Frequently Asked Questions - All FAQs

FAQs - All FAQs

Ghana's 1992 Constitution, which is the basic framework for the governance of the country, offers guarantees for protection to investors and their investments. Chapter five of the Constitution embodies the relevant protection mechanisms.

Companies are guaranteed:

  • Unconditional transferability of dividends and net profits after tax to their home countries

  • Transferability of payments for loan servicing in the case of foreign loans and royalties and other fees in respect of technology transfer transactions e.g. licenses technical assistance and management contracts

  • the remittances of proceeds in the event of sale and liquidation of investment assets in the currency in which the investment was originally made to their home countries so far as they meet their tax obligations.

Article 20 of the Constitution guarantees protection from deprivation of property. Specifically, the Constitution states that there shall be no compulsory acquisition of property which by implication includes "investment", except where such compulsory acquisition is necessary for the defense, public order, morality, health and benefit of the country. More importantly, compulsory acquisition of property must be accompanied by prompt, fair and adequate compensation.

Under the Ghana Investment Promotion Centre Act 2013 (GIPC ACT 865), investors are given concrete guarantees and assurances in respect of their investments in Ghana.

The GIPC Act offers guarantees against expropriation. Similar to the provisions in the Constitution, expropriation is allowed only in the national interest and must be accompanied by fair and adequate compensation. The aggrieved party or the investor is given the right of access to the High Court for the determination of the fair value of the investment and the amount of compensation payable.

Ghana offers commitments at the bilateral level to protect investors and their investments. Under these bilateral regimes, government gives the right to the investor to take government to arbitration in any of the selected and pre-agreed dispute settlement fora.

Further protection under the BITs include: national treatment, which is by reference to treatment similar to that accorded to nationals of the host country; most favoured nation treatment, which is by reference to the standard of treatment not less favourable than that accorded to nationals and investments of third countries in similar circumstances; and treatment which is fair and equitable which is derived from basic principles of international law and a common shared sense of justice.

In furtherance of the investment promotion mandate given under section 3 of the Ghana Investment Promotion Centre Act 2013 (Act 865), the Ghana Investment Promotion Centre is mandated to encourage and promote investments in the Ghanaian economy through the negotiation of Bilateral Investment Treaties with interested countries.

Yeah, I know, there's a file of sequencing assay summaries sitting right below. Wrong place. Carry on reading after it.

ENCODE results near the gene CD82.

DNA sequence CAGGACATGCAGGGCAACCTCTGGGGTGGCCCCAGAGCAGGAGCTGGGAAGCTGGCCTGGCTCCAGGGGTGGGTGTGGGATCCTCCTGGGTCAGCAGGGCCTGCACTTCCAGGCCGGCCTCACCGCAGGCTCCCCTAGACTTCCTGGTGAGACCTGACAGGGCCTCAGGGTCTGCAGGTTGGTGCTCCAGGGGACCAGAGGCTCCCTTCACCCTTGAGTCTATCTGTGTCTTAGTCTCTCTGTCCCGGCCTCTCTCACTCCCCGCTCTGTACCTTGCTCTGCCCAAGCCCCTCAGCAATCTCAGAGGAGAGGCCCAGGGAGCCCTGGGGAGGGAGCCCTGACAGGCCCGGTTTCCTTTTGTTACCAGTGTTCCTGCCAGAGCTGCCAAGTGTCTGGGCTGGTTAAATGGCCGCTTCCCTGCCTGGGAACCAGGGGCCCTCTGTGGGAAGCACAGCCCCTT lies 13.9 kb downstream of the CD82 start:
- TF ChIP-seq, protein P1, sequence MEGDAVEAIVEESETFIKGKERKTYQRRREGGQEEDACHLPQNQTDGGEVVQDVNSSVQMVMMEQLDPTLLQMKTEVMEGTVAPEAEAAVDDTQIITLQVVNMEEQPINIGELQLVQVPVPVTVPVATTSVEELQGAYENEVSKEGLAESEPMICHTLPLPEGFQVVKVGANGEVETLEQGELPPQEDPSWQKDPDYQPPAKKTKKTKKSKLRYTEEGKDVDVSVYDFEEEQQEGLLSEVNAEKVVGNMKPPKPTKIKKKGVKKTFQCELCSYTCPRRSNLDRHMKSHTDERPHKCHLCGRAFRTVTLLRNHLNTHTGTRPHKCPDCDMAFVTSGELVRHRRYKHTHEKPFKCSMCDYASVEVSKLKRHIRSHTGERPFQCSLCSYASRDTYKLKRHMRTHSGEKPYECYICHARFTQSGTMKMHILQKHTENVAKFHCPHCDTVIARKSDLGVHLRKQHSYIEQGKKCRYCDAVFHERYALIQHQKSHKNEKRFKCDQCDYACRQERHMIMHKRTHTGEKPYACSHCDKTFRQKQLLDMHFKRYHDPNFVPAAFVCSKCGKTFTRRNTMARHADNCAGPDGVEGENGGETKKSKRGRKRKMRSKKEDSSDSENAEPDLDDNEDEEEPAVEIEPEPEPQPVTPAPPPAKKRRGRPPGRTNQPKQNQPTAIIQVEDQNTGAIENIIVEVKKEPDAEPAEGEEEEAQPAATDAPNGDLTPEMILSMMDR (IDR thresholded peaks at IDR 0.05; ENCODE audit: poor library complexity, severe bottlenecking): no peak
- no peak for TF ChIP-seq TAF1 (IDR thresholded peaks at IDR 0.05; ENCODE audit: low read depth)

To date, Ghana has concluded over twenty one (21) BITS. Some of the agreements have been ratified while others are still awaiting ratification.

Those signed and ratified include:
The United Kingdom and Northern Ireland
The Kingdom of Denmark
The Federal Republic of Germany
The Peoples Republic of China
The Swiss Confederation
The Republic of Malaysia
The OPEC Fund

The Kingdom of the Netherlands

Those signed but awaiting ratification are

The Republic of Romania
The Republic of La Cote d' Ivoire
The Republic of Yugoslavia
The Republic of South Africa
The Republic of Mauritius
The Republic of Zambia
The United States of America (OPIC)

The Republic of Egypt
The Republic of Bulgaria
The Republic of Cuba
The Republic of France
The Republic of Guinea
The Republic of Mauritania
The Republic of Burkina Faso

Ghana has also concluded Double Taxation Agreements with;

France
The United Kingdom
Belgium
Italy
Germany
South Africa

Switzerland

Netherlands

 

 

 

 

Yes. 

Ghana uses the instrumentality of Double Taxation Agreements to rationalize the tax obligations of investors who come from global tax sourced jurisdictions with a view to saving the affected investors from the incidence of double taxation by both their home governments and the host country. Ghana is committed to entering into DTAs with interested countries with the ultimate objective of freeing investment capital and thereby securing the investment capital from being eroded by the effects of taxation.

Ghana has concluded Double Taxation Agreements with the following countries:

  • France
  • The United Kingdom'
  • Belgium
  • Italy
  • Germany
  • South Africa
  • Switzerland
  • Netherlands